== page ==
- Levitation: Five Fictions (1982)
- The Cannibal Galaxy (1983)
- The Messiah of Stockholm (1987)
- The Shawl (1989)
- The Puttermesser Papers (1997)
- Heir to a Glimmering World (September 2004)
- Foreign Bodies (November 2010)
- Art and Ardor (1983)
- Metaphor and Memory (1990)
- What Henry James Knew and Other Essays on Writers (1993)
- A Cynthia Ozick Reader (1996)
- Portrait of the Artist as a Bad Character: And othee Essays on Writing (1996)
- Fame & Folly (1998)
- Quarrel and Quandary (September 2000)
- The Din in the Head: Essays (June 2006)
E-Book Study Guide:
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- Wikipedia page on Cynthia Ozick
- The Complete Review author page on Cynthia Ozick
- Jewish Virtual Library on Cynthia Ozick
- Limning the Cannibal Galaxy: Cynthia Ozick's Moral Imagnination
- Brothers Judd review of The Shawl
- Reading Guide for Puttermesser Papers
- New York Times review of Puttermesser Papers
- Salon.com review of the Puttermesser Papers
- Reading Guide for Heir to a Glimmering World
- The New York Times review of Heir to a Glimmering World
- Complete Review on Heir to a Glimmering World
- MostlyFiction.com review of Foreign Bodies
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About the Author:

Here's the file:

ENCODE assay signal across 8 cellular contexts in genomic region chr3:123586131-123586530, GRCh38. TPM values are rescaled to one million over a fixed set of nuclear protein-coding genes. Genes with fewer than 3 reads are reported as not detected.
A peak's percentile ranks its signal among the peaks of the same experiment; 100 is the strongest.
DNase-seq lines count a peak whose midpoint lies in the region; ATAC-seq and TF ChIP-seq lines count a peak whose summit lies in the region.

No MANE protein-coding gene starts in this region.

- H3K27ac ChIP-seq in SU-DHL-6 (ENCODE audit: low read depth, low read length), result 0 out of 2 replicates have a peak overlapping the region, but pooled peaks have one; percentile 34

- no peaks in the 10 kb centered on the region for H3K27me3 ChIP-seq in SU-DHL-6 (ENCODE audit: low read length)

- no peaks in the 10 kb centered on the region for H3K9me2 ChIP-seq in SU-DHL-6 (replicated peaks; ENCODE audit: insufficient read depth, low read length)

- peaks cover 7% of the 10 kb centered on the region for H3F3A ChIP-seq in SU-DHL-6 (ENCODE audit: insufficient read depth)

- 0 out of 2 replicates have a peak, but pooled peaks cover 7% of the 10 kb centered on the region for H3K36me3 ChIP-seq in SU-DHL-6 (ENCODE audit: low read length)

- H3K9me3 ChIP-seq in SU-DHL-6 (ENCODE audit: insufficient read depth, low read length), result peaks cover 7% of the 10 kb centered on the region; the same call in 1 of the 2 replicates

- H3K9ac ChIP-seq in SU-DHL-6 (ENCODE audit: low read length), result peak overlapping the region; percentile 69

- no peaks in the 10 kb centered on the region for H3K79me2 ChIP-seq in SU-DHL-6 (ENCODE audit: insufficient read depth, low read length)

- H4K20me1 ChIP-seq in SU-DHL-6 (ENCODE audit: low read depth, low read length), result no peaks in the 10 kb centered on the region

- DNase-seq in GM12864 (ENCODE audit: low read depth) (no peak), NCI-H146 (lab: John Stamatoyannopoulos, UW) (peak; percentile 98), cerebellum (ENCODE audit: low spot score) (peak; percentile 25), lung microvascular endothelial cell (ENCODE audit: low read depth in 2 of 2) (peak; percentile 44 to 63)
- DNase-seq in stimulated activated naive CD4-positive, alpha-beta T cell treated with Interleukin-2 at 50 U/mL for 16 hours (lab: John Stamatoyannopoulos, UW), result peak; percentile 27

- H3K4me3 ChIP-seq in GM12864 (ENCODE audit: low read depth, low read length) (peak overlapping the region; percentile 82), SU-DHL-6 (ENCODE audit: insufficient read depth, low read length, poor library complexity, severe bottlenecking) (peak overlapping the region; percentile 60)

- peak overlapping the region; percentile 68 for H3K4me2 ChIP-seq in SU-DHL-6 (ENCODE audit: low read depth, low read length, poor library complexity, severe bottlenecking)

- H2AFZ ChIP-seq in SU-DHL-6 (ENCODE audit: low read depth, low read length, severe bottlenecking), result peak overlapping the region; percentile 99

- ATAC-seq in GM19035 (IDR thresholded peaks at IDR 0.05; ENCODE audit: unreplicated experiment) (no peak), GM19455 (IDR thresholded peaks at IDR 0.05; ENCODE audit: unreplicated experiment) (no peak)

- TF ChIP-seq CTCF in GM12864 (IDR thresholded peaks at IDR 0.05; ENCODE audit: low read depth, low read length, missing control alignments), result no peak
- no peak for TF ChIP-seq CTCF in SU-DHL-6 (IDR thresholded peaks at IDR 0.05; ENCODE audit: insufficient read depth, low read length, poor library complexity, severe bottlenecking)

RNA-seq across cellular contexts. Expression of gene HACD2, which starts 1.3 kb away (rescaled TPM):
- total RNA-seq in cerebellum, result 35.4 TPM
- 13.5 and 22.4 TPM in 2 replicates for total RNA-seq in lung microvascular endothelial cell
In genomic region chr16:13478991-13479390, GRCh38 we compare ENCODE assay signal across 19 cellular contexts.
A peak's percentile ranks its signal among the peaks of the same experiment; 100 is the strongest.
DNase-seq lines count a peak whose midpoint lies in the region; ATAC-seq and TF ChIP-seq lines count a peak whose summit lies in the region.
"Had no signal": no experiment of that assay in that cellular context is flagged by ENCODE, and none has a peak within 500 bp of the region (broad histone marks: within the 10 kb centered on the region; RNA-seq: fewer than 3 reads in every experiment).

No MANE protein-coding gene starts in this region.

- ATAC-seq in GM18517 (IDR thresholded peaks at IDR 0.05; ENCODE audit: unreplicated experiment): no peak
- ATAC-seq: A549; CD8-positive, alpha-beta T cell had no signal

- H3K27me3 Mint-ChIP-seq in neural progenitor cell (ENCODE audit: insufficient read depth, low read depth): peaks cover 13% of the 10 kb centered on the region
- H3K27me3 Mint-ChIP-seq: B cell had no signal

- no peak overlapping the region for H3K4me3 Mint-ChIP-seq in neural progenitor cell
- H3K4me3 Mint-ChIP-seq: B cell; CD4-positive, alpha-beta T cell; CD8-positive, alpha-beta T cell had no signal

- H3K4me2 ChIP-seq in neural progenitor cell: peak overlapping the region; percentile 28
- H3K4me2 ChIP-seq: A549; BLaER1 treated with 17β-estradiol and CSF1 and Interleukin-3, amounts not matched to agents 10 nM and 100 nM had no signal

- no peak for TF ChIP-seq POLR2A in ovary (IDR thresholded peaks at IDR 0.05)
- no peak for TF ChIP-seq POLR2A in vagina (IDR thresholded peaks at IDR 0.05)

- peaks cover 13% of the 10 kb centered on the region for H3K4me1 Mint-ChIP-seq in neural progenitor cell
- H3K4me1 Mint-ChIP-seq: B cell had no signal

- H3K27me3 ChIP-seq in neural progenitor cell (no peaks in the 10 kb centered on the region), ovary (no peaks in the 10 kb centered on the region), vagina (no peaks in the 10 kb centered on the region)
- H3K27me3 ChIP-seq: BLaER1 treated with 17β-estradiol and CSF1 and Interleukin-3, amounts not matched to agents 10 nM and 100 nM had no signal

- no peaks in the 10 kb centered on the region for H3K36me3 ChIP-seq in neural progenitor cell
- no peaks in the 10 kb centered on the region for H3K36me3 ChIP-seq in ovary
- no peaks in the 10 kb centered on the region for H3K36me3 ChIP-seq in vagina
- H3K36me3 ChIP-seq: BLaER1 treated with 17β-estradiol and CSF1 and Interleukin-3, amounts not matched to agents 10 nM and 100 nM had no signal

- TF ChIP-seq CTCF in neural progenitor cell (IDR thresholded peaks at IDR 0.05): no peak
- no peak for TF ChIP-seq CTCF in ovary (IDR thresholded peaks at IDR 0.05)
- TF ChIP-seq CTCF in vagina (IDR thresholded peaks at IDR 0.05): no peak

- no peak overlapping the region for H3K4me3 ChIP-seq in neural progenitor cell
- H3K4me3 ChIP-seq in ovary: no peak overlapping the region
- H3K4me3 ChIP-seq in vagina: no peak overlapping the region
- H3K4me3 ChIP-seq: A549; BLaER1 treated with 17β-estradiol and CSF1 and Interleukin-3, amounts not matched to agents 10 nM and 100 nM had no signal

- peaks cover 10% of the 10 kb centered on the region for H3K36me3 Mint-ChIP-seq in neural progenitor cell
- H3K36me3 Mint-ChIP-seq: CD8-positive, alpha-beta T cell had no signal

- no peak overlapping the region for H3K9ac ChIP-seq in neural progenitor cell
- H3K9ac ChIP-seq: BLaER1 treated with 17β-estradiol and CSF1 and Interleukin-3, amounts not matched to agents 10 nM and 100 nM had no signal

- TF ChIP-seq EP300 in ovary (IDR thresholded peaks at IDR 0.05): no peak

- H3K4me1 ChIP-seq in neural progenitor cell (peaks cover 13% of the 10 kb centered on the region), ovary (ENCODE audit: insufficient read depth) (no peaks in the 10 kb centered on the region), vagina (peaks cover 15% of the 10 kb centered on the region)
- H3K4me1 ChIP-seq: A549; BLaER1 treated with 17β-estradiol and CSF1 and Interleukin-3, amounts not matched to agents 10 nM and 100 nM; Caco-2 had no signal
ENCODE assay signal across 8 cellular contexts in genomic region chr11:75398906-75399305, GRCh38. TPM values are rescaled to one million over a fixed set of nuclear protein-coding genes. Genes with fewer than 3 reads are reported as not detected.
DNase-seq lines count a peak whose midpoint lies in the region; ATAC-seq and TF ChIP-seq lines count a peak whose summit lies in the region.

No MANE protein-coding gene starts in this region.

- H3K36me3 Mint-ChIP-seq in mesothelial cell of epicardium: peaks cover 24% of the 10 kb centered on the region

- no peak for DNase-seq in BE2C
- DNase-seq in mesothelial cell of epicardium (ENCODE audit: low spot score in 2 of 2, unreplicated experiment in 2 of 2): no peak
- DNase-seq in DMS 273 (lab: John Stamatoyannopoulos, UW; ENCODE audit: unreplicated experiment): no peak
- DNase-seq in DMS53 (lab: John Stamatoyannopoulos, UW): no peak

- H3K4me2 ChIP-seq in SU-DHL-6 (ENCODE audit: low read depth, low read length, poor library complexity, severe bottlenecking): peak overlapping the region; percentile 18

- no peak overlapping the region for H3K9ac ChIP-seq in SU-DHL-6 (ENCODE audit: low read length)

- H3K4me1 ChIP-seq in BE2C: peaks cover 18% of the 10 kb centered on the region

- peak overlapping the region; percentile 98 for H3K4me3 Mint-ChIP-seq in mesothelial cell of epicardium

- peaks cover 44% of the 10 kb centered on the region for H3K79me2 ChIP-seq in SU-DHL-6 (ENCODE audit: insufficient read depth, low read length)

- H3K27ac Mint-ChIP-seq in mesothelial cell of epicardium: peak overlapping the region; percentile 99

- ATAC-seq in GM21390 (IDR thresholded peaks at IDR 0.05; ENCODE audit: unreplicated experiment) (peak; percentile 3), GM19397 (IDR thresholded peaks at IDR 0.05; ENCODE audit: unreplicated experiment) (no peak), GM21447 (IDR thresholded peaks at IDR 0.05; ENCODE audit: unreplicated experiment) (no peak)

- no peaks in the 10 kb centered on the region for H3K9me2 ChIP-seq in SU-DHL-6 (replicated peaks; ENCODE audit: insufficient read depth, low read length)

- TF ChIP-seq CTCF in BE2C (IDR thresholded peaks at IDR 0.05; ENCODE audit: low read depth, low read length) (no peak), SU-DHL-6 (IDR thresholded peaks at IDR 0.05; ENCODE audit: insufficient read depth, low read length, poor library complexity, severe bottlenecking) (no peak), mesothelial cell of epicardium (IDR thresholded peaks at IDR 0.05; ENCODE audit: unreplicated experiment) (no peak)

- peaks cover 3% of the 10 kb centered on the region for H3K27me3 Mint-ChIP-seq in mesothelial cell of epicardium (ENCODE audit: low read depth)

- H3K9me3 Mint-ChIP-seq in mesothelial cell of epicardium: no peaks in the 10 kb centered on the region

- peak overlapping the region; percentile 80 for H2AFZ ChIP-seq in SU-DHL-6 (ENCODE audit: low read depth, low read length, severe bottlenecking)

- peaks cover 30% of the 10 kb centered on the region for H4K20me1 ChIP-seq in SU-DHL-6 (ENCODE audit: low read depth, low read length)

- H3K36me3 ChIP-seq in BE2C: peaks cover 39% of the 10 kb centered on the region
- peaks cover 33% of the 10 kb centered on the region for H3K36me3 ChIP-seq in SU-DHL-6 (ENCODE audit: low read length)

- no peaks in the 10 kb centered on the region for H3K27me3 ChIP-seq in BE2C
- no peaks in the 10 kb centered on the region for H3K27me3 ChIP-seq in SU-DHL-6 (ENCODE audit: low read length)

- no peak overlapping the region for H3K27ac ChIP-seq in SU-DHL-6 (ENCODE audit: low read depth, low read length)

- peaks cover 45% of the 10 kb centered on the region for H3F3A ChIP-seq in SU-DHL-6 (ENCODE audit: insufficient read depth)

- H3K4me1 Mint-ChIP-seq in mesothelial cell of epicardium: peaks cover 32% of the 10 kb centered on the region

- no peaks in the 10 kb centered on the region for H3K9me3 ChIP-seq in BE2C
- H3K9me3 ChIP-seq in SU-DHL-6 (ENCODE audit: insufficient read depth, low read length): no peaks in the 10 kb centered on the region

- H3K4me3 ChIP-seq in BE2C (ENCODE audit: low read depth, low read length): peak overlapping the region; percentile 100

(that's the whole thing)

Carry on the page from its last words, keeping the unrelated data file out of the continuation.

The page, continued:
Cynthia Ozick was born in 1928 in New York City the second of two children. She subsequently moved to the Bronx with her parents, who owned a pharmacy in the Pelham Bay section. Her parents had emigrated to America from the northwest region of Russia. She attended Hunter College High School in Manhattan and then New York University, where she earned a B.A. in English in 1949. She then set out for Columbus, Ohio, where she earned a master's degree from Ohio State University in 1950 with the thesis "Parable in the Later Novels of Henry James." In 1952, she married Bernard Hallote. Upon receiving his degree, the couple moved back to New York. She then devoted the next thirteen years to "high art," yet never published the book she had been writing. She spent another six years working on Trust, which was published in 1996.
Ozick is a novelist, short-story writer, and intellectual whose works seek to define the challenge of remaining Jewish in contemporary American life. She is considered one of the most important writers of today. Over the years, she has been nominated for the National Book Award and the PEN/Faulkner Award. She has received fellowships from the Guggenheim Foundation, the National Endowment for the Arts, the American Academy of Arts and Letters, and the Mildred and Harold Strauss Living Award. She has received several honorary doctorates and was invited to deliver the Phi Beta Kappa Oration at Harvard University. Her stories and essays have appeared in The New Yorker, Harper's, Partisan Review, Salmagundi, Esquire, and many other publications, and her work has been translated into most major languages. Ozick has the unique honor of being the first writer to be given the Rea Award for the Short Story.
Cynthia and Bernard have one daughter (born in 1965), Rachel, a biblical archaeologist. She lives in New York City.